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A Not-Very-Smart Debate on Smart Meters

by Brian Dunning

August 5, 2011

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Donate This morning I had the pleasure of going on the Bill Good show with guest host Mike Smyth at CKNW radio in Vancouver, Canada. Many Canadians are concerned about possible health effects from wi-fi and smart meters, so they had me on to debate Joshua Hart from This web site is dedicated to the cause of opposing smart meters (as you might have guessed).

Their page shows a long list of ideological reasons to oppose smart meters. Since they provide more granular reporting than does a once-a-month meter reading, utilities can see whatever data they want about when you're using their service. This gives some people a perfectly legitimate privacy concern, as well as other concerns like potentially higher charges for on-peak usage. These are perfectly valid arguments, and everyone's opinion on them is equally valid.

But Joshua goes one step further. Only one of his many reasons to oppose smart meters is health concerns, but since that's what's in the news, it was the entirety of what we discussed today. He threw at me the basic arguments that science is accustomed to hearing:
  1. The World Health Organization recently reclassified radio frequencies as a carcinogen. Not true. Responding to public outcry for even more study of this question, they classified it as a "possible" carcinogen -- basically, the standard classification for most manmade substances and technologies -- to permit WHO researchers to do yet another study on it. If you want to know what the WHO's true position on RF is, read their statement here.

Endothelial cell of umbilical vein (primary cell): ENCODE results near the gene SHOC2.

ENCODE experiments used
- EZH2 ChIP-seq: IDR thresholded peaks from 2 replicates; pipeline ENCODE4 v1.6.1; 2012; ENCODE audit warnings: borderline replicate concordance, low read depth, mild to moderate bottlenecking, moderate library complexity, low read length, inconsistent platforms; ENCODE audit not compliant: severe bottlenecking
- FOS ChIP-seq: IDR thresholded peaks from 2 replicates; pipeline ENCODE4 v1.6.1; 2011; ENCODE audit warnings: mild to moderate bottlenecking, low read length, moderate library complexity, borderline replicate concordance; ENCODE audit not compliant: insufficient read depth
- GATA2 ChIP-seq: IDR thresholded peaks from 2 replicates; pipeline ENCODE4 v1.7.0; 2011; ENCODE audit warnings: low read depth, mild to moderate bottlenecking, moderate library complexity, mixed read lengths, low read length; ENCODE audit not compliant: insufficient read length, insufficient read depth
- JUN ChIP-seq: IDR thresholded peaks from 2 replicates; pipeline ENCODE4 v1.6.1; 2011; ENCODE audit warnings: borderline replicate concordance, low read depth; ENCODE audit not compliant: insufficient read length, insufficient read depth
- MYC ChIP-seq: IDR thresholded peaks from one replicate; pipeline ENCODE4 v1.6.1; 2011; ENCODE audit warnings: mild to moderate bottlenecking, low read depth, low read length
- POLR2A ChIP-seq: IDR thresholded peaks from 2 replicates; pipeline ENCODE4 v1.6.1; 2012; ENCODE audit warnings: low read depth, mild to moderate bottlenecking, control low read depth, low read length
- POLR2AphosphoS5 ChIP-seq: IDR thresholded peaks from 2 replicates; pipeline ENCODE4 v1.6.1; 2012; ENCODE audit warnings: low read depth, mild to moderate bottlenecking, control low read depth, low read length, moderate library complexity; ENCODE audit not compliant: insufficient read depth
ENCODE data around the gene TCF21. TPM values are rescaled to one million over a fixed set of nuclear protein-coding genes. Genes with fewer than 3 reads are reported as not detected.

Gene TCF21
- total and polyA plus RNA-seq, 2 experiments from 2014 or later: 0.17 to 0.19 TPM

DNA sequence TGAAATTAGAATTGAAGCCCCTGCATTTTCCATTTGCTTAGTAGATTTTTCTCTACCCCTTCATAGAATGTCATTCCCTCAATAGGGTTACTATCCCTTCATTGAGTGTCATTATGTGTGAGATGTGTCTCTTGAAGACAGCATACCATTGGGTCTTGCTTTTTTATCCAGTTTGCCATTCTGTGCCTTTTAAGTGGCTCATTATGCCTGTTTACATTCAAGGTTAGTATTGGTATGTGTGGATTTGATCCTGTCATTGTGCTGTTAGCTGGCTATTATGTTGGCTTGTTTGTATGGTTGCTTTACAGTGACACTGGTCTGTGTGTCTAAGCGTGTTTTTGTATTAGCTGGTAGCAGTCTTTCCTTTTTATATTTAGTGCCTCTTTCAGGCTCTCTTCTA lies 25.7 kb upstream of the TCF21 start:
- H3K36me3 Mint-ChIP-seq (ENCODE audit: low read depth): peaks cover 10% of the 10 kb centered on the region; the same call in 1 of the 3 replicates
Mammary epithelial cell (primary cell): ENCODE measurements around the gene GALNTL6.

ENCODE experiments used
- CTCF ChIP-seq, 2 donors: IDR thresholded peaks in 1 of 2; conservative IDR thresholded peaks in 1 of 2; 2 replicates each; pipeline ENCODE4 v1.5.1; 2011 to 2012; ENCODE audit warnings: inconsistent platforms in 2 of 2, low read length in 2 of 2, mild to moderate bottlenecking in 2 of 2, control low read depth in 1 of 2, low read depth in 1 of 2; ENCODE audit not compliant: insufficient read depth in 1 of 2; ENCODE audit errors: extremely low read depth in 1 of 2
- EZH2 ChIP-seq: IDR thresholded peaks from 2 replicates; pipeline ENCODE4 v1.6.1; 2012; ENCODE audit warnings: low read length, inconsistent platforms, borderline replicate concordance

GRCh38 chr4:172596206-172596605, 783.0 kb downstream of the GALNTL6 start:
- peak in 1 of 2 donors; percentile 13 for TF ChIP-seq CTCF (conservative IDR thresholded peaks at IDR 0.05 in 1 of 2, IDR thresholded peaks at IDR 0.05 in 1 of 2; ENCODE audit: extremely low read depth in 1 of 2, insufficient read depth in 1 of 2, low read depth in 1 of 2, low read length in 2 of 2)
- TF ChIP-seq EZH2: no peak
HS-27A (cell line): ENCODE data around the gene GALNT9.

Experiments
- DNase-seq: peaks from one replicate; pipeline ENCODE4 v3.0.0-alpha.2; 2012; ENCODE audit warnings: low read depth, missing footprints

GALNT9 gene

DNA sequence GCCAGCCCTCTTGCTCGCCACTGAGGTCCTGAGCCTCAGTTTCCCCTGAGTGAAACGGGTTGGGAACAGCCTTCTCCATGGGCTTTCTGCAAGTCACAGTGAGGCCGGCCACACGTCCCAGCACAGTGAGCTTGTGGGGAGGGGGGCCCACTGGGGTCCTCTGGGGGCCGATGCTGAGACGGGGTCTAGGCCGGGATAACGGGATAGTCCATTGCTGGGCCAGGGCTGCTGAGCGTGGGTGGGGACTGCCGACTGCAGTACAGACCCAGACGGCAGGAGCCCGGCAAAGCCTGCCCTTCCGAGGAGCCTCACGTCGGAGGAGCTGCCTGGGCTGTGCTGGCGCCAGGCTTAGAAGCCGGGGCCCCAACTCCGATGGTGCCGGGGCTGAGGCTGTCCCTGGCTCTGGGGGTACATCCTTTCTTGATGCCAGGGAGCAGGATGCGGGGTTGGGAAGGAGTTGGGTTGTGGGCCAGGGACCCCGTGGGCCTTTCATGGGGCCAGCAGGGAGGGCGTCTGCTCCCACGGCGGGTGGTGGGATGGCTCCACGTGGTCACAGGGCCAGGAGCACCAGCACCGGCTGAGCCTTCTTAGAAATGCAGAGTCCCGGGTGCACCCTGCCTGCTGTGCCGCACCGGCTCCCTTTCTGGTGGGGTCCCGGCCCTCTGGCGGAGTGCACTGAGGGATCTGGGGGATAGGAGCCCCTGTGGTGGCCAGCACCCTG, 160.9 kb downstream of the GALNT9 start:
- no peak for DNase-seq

2. Smart meters bathe people in microwave radiation. Not true. Radio is far below microwave on the EMF spectrum. You can easily verify this for yourself: Do a simple Google search for "emf spectrum" and you can see the difference. You might also want to check with your local public utility to see on which frequency your smart meters transmit. It's simple radio, most similar to police radio. We should expect to see similar health issues.

  3. We're seeing a "cascade" (as he put it) of scientific research showing that radio causes cancer. Not true. You might come to this conclusion if the only sources you read are websites like Joshua's that are dedicated to anti-radio ideology, but if you look instead at what the research has shown, this would be a bizarre conclusion to reach. The WHO link above does a good job of giving the current understanding, as does this article from Scientific American.

Joshua's real low point (and I'm sure he regrets it) was when he asserted that scientific study is an insufficient safeguard because "we still don't know how cigarettes cause cancer." If this is an argument he's used before, he's revealing that he doesn't even take the most basic effort to inform himself on current science. I will refer Joshua to the #1 (National Cancer Institute) and #2 ( results of a Google search for "how do cigarettes cause cancer".

An audio download of our debate (25 minutes) should became available at this link and should remain up for about a month.

Ideology is fine. Making up bad science to scare people into supporting your particular ideology is not.

by Brian Dunning

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